I’d become such a big fan (and advocate) of the book since I got a copy that I would blab to anyone who cared to listen about this really great book for writing YA. I found the book so helpful to my own writing, that I actually used some of its exercises in my writing group session on Plotting.
Last June, I made a new writer friend, Sophia (you all should check out her blog ), and at some point I had blabbed to her about Writing Young Adult Fiction for Dummies.
In August, Sophia and I went to the SCBWI Summer Conference here in L.A.—where she had signed up for a one on one manuscript critique session with none other than Deborah Halverson!
Naturally, Sophia remembered me telling her about how I had used the book to teach a session on plotting, and she told Deborah about this. Deborah was so pleased that she asked Sophia for an introduction and the two of us met during the authors’ autograph session at the SCBWI Conference.
Author Deborah Halverson and myself at the SCBWI Summer Conference
I was so bummed that I didn’t have my book with me for her to sign. So I brought it the next day, hoping that I might bump into her again. I was beginning to lose hope that I would see Deborah. I mean there were 1,300 people at the conference! But life has a way of making things happen, and while we were waiting outside the big conference room for the luncheon to start, I saw Deborah again.
She asked me what my plans were for lunch, and invited me to sit with her. I told her I had some friends waiting and if she’d like to join us, and she happily obliged. We sat together during the whole lunch hour and chatted in between listening to the speakers. When I asked her if she’d do an interview for my blog, she was more than happy to help.
So without further interruption, I present an interview with author Deborah Halverson:
The Marvelous Deborah Halverson,
author of Writing Young Adult Fiction for Dummies
Q: As a child, what did you want to be when you grew up?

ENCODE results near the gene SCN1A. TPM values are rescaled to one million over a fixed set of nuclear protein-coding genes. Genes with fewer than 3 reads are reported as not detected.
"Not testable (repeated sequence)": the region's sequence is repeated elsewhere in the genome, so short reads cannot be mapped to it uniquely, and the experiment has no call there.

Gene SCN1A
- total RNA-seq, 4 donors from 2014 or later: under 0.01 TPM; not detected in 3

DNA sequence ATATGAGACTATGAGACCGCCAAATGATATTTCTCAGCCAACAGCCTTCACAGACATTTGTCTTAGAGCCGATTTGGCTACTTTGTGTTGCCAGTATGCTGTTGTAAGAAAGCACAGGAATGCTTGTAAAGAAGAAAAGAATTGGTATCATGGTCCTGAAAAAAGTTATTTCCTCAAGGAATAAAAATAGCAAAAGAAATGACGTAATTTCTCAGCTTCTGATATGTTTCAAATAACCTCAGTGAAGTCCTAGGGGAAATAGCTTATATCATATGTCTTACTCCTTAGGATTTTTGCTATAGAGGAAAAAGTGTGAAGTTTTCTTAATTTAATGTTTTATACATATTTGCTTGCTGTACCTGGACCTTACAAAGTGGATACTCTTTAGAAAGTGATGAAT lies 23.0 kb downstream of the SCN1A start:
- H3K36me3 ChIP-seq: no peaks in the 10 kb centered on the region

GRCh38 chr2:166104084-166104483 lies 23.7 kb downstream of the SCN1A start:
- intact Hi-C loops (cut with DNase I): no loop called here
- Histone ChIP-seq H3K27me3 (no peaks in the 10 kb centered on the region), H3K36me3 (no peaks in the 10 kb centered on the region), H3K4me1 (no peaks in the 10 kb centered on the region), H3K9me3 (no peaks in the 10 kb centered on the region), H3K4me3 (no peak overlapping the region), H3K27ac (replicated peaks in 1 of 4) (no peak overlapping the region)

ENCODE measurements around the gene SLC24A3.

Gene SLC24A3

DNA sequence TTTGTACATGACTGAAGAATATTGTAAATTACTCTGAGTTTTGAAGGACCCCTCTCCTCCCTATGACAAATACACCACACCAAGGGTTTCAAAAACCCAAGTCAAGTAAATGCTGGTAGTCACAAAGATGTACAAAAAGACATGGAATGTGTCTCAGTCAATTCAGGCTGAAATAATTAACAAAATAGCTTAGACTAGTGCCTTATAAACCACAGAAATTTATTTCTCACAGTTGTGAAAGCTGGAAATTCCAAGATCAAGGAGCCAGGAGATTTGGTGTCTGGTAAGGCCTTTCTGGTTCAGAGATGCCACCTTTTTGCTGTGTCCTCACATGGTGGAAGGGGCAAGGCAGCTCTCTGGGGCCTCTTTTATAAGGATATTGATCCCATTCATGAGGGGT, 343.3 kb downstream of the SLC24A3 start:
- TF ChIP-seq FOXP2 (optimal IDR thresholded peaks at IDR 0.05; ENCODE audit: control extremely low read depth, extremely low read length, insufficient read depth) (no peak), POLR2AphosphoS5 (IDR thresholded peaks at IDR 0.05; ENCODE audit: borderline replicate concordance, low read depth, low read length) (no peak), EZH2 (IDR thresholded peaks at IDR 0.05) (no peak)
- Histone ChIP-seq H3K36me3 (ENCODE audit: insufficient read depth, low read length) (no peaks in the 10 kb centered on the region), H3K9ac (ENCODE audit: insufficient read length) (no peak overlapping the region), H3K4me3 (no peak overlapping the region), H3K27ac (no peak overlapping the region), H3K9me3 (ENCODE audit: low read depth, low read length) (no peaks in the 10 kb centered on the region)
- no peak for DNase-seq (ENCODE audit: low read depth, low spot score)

A successful strong woman. Pretty vague, eh? I didn’t have a specific profession in mind until early college, when I decided I want to be an editor for a trade publisher. Of course, there was that secret life-long yen to be a novelist—so secret that I barely admitted it to myself until I decided to give it a go in my mid-thirties. At that point, I had to know if it was a dream worth lugging around any longer, so I started my first novel, Honk If You Hate Me.
Q: What are some of your favorite books?
I love the character work of Karen Cushman and the world-building of Phillip Pullman. I marvel at M.T. Anderson’s ability to craft stories steeped in silliness and then spin on a dime to offer serious and tragic fare.
Q: You were an editor of children’s books for ten years, what prompted you change career paths and become an author instead? What was it like transitioning from editor to writer?
Three little fellas prompted me—my triplets. When they were born I could no longer report to an office, so I left Harcourt to become a freelance editor. That was around the time I’d begun experimenting with my first novel, Honk If You Hate Me. I revised that manuscript while my babies napped and then went on to write novel #2, Big Mouth, when my boys were about a year old. By then I was officially defining myself as a “writer and an editor” instead of just “an editor.” The transition had been, as fully as it would be made. I’ll never cease editing. I love helping other writers too much.
Q: What genre do you love to write? Why?
There’s a quirky side of me that cannot be denied, and it seems to call out for contemporary settings and circumstances. So quirky contemporary YA seems to be my place—at least for now.
Q: Why do you like writing for children? Would you ever write a book for adults as well?
In fact, I’m developing a thriller for adults. It’ll remain in that developmental phase, though, for a bit longer because other projects have bigger flames shooting out of them. I’m not aiming to try for a different category—it’s just that the story came to me and insisted on staying.
Q: How long did you work on your first book? How many rewrites did you do before you finally felt it was ready?